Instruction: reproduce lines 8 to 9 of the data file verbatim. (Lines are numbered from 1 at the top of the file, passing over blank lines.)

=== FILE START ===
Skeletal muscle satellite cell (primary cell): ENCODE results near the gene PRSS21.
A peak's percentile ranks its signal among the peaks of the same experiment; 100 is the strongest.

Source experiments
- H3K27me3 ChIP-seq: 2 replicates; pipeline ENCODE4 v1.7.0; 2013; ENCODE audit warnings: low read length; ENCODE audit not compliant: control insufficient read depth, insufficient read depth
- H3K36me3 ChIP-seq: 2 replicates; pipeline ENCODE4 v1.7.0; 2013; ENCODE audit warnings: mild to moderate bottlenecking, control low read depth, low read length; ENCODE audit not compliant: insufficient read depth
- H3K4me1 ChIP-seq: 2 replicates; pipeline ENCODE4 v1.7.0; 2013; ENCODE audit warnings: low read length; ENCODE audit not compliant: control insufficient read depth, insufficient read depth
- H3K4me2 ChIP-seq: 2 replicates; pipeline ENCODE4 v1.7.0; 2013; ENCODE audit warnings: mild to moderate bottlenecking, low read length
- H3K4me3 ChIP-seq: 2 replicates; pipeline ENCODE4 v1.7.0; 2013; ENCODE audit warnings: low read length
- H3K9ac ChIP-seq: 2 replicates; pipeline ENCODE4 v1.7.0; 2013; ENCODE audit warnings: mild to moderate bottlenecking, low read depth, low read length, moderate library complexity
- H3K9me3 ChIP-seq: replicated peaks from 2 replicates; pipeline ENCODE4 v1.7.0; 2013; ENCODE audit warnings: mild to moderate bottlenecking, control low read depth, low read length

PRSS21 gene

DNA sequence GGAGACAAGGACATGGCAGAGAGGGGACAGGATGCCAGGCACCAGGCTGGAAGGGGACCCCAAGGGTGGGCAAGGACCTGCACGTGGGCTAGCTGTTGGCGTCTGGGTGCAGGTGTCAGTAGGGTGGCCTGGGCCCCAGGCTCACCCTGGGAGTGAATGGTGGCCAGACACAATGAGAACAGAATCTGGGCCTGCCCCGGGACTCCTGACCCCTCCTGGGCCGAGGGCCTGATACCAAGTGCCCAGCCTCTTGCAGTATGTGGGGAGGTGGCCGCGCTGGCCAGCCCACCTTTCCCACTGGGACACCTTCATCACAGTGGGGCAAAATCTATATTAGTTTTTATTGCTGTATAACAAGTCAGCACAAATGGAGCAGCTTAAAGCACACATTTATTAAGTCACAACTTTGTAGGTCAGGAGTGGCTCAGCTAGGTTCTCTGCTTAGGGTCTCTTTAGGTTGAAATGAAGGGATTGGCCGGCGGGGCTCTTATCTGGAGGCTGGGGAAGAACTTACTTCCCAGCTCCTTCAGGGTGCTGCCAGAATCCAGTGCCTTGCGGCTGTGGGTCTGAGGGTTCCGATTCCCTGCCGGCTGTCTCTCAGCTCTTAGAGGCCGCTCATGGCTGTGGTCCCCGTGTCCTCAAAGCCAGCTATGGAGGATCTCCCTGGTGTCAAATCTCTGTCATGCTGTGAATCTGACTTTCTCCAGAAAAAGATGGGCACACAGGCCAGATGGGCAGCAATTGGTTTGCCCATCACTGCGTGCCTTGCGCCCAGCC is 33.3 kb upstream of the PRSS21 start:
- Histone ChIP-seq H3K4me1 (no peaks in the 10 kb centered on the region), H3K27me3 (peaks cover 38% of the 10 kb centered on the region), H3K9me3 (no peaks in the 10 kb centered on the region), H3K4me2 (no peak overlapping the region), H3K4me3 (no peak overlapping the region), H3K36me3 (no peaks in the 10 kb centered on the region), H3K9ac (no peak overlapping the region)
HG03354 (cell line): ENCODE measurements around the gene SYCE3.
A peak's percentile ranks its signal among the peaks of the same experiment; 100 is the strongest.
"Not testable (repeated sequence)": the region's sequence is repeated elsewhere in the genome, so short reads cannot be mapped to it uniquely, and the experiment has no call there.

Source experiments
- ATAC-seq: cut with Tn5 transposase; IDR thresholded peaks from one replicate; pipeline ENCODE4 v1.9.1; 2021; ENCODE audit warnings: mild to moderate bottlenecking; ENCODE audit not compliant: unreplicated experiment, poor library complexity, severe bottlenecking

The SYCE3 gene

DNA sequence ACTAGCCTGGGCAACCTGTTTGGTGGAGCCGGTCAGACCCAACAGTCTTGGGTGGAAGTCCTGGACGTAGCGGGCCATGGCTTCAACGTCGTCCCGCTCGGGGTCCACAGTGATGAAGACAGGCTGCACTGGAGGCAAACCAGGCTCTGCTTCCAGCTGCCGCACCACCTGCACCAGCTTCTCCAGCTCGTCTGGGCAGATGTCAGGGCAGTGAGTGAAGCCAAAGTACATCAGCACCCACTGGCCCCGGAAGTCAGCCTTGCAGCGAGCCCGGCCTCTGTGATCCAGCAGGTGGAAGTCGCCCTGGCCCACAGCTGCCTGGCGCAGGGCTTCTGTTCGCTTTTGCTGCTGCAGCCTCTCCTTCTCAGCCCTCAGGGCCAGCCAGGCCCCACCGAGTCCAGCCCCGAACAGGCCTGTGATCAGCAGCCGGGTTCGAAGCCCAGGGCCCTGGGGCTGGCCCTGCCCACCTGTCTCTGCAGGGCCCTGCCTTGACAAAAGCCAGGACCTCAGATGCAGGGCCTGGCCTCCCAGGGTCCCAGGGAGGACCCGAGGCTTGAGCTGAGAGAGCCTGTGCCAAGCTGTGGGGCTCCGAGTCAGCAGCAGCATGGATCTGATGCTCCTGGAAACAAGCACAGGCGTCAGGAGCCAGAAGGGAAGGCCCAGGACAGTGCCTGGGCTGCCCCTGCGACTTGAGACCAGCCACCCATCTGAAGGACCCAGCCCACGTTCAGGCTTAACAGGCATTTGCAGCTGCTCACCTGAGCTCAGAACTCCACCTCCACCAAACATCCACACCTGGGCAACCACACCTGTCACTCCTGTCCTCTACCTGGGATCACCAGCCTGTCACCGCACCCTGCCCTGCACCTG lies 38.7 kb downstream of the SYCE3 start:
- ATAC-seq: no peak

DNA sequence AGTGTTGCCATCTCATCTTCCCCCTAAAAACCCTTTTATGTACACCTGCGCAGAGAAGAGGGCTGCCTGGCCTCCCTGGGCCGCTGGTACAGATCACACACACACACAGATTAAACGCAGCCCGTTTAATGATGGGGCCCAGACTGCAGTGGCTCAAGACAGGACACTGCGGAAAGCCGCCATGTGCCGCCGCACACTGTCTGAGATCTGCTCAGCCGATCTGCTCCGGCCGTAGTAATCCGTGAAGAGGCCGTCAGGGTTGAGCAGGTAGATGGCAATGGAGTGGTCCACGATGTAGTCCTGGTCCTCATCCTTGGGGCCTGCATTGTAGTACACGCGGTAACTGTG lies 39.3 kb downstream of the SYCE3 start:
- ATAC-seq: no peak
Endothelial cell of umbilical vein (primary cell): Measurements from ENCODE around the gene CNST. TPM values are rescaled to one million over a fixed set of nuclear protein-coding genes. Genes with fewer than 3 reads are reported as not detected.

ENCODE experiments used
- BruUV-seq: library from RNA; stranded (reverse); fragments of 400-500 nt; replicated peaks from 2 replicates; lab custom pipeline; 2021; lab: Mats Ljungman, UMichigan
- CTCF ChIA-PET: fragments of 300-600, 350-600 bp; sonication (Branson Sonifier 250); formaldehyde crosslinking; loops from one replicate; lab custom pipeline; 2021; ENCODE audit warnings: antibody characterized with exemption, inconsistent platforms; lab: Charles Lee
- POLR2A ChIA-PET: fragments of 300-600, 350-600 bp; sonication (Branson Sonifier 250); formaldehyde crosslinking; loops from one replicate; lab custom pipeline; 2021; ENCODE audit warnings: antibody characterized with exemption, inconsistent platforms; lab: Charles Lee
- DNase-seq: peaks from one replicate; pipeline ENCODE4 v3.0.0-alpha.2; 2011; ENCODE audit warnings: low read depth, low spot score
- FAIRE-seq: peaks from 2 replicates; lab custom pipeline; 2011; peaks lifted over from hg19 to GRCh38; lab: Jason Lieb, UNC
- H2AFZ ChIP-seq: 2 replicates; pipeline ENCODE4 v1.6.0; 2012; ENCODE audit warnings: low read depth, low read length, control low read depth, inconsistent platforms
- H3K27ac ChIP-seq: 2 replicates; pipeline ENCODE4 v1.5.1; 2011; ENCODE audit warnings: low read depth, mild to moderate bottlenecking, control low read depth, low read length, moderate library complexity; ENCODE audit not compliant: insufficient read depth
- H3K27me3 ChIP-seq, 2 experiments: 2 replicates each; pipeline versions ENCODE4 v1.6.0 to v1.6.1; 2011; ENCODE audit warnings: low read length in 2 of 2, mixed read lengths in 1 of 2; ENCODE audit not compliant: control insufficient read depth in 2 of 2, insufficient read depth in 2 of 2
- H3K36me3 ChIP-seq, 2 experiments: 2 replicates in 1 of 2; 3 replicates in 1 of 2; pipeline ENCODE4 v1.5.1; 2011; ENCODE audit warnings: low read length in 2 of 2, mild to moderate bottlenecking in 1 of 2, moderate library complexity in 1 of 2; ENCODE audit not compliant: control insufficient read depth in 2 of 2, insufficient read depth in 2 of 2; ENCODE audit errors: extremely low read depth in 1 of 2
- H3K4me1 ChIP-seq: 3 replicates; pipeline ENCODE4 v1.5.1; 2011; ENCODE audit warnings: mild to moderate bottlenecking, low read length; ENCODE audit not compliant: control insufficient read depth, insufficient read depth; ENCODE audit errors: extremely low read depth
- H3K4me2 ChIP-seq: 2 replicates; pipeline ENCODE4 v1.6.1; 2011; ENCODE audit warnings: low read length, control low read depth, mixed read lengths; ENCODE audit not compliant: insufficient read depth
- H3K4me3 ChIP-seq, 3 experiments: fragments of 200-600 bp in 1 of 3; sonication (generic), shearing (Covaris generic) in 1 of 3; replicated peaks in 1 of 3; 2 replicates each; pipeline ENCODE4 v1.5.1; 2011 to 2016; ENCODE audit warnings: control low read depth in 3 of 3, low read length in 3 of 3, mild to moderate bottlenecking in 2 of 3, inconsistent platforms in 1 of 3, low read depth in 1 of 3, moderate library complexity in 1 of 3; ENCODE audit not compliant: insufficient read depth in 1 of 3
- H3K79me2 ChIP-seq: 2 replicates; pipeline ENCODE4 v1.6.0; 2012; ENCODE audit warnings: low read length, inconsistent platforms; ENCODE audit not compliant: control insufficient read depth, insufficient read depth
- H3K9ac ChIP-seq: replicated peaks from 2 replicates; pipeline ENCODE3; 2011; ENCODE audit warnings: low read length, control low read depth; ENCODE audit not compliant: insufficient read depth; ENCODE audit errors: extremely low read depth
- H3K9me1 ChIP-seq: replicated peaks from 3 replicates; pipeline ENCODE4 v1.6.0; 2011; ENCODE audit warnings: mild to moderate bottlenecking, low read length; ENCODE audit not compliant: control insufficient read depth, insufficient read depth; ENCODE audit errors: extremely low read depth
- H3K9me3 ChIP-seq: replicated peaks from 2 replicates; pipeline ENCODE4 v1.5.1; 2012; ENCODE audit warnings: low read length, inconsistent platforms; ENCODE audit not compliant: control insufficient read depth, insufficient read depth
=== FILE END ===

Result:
- H3K4me3 ChIP-seq: 2 replicates; pipeline ENCODE4 v1.7.0; 2013; ENCODE audit warnings: low read length
- H3K9ac ChIP-seq: 2 replicates; pipeline ENCODE4 v1.7.0; 2013; ENCODE audit warnings: mild to moderate bottlenecking, low read depth, low read length, moderate library complexity